Red paint is a bitch.
Oh, it’s beautiful to look at, dramatic, passionate, but it’s a persnickety and expensive challenge. Benjamin Moore’s Heritage Red exterior paint is no exception.
I ventured down to Aspen Park’s Benjamin Moore paint dealer and tried to find a color combination that would lighten up the porch and make the trim on the windows brighter and more dynamic.
I knew I needed a lighter brown to make the porch more inviting and came across Marysville Brown, a caramel-colored paint that compliments the main Appalachian Brown and the yet unchosen red.
Choosing the brown was easy – choosing the red was much tougher. One sample jumped out at me: Heritage Red. It stands out among all the other colors on the Moore color wall and I went straight for it.
Ever notice how maddening it is to choose a color from a tiny sample on those color cards? Moore paint has a good option. They have 10-inch square color cards and a sample board to hold them. You can line colors up next to each other made sure that hues and traces will sing together. Put Appalachian Brown, Marysville Brown and Heritage Red next to each other and it works!
The red paint was tricky though, it’s primer and paint all in one and costs $67 a gallon. It’s also the most difficult paint I’ve ever used. Take the lid off and it’s not red, it’s bright pink. It needs stirred every hour or it separates and gets thick. It didn’t go on smoothly with either a brush, roller or foam brush. It splatters, drips and stains. It didn’t matter if it was 50 degrees or 80 degrees the only way to get the paint on was the dab. Dab, dab, dab. It may just be trim but it’s hard to dab while standing near the top of a 6-foot ladder.
As I’ve gone over the paint I’ve found a few things that went wrong with the contractor.
Even before the painting was done the outlets in my bathroom went out. Then the outside outlets stopped working even as the painter was looking for electricity for his equipment. The front outlets didn’t work; the back porch outlets didn’t work. I had an electrician come up and he spotted a burnt plug on the back porch and realized all the GFI outlets were burned out. Since the painters were the only ones using the outlets, I have to assume their equipment was too powerful for the old outlets and they tripped the GFI. The electrician said it was lucky the house didn’t burn down because of an electrical fire.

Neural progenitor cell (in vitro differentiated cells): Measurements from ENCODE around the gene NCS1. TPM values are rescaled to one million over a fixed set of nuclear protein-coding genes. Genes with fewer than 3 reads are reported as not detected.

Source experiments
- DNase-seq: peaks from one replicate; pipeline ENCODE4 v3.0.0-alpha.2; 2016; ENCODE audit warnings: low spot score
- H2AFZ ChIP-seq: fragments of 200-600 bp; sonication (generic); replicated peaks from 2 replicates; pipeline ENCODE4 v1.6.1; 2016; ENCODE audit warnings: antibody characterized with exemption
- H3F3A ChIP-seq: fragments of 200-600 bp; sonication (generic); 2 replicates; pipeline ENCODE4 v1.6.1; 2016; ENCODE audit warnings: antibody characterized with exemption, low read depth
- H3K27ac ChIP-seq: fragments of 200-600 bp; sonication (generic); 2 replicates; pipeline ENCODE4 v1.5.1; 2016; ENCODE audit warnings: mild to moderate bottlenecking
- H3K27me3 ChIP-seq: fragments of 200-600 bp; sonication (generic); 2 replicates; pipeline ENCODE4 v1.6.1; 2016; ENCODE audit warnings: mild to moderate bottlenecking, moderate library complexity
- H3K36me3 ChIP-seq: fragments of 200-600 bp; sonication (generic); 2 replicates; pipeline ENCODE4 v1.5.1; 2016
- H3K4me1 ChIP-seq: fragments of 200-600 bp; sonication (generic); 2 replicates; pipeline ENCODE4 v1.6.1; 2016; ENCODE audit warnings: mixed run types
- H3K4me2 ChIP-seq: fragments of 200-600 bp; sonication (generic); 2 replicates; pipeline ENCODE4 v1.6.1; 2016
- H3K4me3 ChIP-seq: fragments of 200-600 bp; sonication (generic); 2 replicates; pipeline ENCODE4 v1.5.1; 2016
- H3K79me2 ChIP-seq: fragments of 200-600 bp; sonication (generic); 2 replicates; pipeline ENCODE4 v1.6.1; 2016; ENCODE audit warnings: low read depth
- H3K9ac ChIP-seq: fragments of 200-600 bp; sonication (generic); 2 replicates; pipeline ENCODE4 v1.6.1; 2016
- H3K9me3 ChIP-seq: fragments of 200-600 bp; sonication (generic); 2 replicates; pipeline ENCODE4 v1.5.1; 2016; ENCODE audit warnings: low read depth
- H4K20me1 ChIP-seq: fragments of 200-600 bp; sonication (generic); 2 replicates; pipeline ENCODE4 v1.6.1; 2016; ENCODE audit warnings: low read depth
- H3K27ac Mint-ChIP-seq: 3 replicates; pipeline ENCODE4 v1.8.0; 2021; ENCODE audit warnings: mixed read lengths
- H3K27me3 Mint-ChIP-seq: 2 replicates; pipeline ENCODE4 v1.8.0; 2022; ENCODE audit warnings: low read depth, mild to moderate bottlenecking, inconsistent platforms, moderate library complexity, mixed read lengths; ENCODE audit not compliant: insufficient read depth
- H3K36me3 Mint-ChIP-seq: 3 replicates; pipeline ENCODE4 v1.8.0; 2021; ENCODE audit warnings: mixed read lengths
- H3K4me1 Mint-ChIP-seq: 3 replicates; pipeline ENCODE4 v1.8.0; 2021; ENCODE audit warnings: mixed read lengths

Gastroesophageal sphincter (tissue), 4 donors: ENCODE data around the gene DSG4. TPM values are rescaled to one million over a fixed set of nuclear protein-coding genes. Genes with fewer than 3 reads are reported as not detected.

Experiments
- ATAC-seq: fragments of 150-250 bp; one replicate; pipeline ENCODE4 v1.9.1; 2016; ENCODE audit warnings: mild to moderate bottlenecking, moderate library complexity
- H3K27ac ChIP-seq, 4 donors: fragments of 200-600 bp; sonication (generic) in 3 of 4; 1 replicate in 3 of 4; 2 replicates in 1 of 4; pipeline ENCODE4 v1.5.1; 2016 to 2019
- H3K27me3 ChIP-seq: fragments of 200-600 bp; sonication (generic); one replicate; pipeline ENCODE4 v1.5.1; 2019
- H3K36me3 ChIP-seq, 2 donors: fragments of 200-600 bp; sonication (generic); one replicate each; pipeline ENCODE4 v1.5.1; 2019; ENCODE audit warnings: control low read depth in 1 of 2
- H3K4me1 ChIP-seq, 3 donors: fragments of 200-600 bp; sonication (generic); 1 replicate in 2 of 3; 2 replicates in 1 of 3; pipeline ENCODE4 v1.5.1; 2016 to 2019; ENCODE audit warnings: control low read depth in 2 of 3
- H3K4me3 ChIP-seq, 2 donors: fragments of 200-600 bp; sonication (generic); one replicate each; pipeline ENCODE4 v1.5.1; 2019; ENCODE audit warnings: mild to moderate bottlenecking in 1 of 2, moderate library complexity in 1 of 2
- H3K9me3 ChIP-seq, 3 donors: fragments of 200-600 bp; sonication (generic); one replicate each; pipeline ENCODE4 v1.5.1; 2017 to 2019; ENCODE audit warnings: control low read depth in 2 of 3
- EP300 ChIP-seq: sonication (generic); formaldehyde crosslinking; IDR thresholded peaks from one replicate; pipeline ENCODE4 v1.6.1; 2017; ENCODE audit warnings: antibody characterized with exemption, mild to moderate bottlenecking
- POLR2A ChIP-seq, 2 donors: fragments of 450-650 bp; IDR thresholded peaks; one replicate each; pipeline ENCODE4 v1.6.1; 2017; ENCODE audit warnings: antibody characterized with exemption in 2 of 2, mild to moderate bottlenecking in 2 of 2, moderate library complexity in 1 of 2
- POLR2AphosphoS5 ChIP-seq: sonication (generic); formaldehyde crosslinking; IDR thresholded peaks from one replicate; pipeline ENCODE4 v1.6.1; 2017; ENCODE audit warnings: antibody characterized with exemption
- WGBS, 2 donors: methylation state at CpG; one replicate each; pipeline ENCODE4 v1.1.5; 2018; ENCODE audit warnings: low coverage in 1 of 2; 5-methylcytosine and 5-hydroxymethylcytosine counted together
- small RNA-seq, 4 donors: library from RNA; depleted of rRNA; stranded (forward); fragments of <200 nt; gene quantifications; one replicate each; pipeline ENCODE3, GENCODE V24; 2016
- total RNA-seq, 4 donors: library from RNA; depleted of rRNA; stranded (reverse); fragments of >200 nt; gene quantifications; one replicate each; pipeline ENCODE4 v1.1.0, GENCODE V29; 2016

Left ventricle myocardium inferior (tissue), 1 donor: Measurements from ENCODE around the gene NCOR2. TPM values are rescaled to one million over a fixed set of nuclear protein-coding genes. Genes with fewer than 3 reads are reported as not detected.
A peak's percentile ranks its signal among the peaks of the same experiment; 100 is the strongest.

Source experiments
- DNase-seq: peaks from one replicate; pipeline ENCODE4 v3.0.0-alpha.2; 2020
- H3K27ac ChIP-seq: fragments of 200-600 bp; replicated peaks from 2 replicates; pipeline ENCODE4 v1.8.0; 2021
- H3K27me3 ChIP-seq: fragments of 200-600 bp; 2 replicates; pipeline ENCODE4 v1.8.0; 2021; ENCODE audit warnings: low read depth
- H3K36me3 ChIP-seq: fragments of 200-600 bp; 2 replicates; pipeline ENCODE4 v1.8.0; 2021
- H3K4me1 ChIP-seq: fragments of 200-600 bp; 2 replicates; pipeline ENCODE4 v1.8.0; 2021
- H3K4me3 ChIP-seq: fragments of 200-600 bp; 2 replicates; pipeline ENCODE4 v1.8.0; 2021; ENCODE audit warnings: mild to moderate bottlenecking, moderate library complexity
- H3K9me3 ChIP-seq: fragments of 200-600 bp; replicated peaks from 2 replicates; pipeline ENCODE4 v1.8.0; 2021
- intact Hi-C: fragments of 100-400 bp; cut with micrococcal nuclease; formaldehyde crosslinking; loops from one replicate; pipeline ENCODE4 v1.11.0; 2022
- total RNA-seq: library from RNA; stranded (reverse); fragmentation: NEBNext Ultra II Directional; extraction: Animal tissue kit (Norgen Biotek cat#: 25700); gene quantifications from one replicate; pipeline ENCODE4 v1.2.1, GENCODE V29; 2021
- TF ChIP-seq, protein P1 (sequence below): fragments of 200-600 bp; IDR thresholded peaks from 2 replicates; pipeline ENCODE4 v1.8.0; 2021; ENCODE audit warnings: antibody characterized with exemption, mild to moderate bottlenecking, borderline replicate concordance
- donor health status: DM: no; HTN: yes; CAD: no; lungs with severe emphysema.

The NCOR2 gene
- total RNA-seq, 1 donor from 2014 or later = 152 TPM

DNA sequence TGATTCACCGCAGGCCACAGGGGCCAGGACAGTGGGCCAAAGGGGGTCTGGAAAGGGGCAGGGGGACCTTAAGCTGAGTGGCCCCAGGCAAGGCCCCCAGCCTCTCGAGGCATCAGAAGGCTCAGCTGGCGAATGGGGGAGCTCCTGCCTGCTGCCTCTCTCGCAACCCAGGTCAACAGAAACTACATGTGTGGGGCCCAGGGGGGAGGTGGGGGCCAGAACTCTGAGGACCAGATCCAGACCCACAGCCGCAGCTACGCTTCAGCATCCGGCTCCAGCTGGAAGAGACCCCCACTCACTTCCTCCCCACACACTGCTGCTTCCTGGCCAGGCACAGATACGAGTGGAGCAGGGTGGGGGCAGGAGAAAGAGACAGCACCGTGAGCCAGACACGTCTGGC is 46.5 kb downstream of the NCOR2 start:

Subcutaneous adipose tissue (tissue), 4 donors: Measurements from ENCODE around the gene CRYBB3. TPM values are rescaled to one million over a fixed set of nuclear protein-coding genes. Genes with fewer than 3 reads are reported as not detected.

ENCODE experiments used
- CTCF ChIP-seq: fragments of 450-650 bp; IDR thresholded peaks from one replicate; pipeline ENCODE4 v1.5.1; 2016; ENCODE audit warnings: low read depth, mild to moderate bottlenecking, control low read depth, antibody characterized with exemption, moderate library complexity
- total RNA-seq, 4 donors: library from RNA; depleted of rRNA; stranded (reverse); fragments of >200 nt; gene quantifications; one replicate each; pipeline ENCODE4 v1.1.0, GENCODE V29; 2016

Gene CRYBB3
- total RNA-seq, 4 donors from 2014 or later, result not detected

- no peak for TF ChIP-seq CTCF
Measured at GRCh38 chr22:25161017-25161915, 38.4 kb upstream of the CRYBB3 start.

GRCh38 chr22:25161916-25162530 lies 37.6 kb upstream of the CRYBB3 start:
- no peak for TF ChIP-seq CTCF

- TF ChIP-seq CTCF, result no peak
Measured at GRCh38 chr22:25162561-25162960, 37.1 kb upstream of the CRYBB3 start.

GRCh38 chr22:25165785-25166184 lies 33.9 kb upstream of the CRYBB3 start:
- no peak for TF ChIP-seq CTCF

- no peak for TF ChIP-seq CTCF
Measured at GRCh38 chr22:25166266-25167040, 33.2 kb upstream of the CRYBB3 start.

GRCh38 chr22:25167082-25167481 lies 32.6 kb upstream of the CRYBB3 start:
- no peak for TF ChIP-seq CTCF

A few days after the painters left I washed my car and found brown spots and splatters all over the front. I had wondered what I’d run over that made permanent marks on the paint! I had to scrub with a white sponge to get them off and the color looked familiar … brown. I realized the painter had washed their brushes and equipment near my car and splattered the washed out paint.
Part of the decking that was removed for painting wasn’t screwed back down and I reached over to learn on the railing and it gave way.
I know they’re small things but it adds up to I’m burned out on contractors at this point.
I have a lead on a great contractor for the inside flooring for the house and I just can’t bring myself to initiate the entry of another contractor into the house. For now.